Kinds of type synonym arguments
Simon Peyton Jones
simonpj at microsoft.com
Mon Dec 21 10:13:34 UTC 2015
newtype T = MkT Int#
Provided T :: # (i.e. unlifted), I don’t think this would be too hard. That is, you can give a new name (via newtype) to an unlifted type like Int#, Float#, Double# etc.
Worth a wiki page and a ticket.
From: ghc-devs [mailto:ghc-devs-bounces at haskell.org] On Behalf Of Edward Kmett
Sent: 21 December 2015 09:10
To: Ömer Sinan Ağacan <omeragacan at gmail.com>
Cc: ghc-devs <ghc-devs at haskell.org>
Subject: Re: Kinds of type synonym arguments
I brought up the subject of allowing newtypes in kind # (or even in any kind that ends in * or # after a chain of ->'s to get more powerful Coercible instances) at ICFP this year and Simon seemed to think it'd be a pretty straightforward modification to the typechecker.
I confess, he's likely waiting for me to actually sit down and give the idea a nice writeup. ;)
This would be good for many things, especially when it comes to improving the type safety of various custom c-- tricks.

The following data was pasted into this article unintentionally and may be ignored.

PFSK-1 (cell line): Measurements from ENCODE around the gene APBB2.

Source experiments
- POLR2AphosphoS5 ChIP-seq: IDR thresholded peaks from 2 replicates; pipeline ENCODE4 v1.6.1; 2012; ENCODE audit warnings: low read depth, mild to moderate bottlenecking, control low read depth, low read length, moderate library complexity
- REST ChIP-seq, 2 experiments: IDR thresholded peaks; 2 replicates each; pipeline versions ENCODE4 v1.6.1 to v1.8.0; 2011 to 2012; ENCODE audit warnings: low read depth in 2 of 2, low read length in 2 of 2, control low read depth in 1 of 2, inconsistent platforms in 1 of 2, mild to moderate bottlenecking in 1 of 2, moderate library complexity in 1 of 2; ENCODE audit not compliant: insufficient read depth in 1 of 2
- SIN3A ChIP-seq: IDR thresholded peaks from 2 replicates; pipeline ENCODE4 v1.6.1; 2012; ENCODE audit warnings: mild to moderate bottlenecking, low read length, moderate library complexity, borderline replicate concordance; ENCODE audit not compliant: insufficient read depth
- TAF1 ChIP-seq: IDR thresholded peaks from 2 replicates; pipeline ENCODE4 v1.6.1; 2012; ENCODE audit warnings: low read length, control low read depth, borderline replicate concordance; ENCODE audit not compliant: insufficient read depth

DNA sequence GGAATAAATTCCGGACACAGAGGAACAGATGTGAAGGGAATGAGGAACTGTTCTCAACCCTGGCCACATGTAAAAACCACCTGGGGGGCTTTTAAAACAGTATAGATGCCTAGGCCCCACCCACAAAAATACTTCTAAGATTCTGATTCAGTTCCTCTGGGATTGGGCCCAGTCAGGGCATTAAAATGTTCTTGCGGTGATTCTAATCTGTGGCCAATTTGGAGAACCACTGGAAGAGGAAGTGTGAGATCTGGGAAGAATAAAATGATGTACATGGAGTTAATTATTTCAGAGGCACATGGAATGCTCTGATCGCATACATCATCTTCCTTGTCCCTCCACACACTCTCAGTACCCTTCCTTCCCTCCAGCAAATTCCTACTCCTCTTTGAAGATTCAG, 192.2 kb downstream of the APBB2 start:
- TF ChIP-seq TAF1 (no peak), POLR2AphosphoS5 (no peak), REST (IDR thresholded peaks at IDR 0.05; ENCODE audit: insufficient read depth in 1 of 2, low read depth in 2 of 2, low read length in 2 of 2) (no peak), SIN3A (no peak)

On Sun, Dec 20, 2015 at 2:14 PM, Ömer Sinan Ağacan <omeragacan at gmail.com<mailto:omeragacan at gmail.com>> wrote:
I have another related question: What about allowing primitive types
λ:4> newtype Blah1 = Blah1 Int
λ:5> newtype Blah2 = Blah2 Int#
• Expecting a lifted type, but ‘Int#’ is unlifted
• In the type ‘Int#’
In the definition of data constructor ‘Blah2’
In the newtype declaration for ‘Blah2’
Ideally second definition should be OK, and kind of Blah2 should be #. Is this
too hard to do?
2015-12-16 17:22 GMT-05:00 Richard Eisenberg <eir at cis.upenn.edu<mailto:eir at cis.upenn.edu>>:
> On Dec 16, 2015, at 2:06 PM, Ömer Sinan Ağacan <omeragacan at gmail.com<mailto:omeragacan at gmail.com>> wrote:
>> In any case, this is not that big deal. When I read the code I thought this
>> should be a trivial change but apparently it's not.
> No, it's not. Your example (`f :: (Int#, b) -> b`) still has an unboxed thing in a boxed tuple. Boxed tuples simply can't (currently) hold unboxed things. And changing that is far from trivial. It's not the polymorphism that's the problem -- it's the unboxed thing in a boxed tuple.
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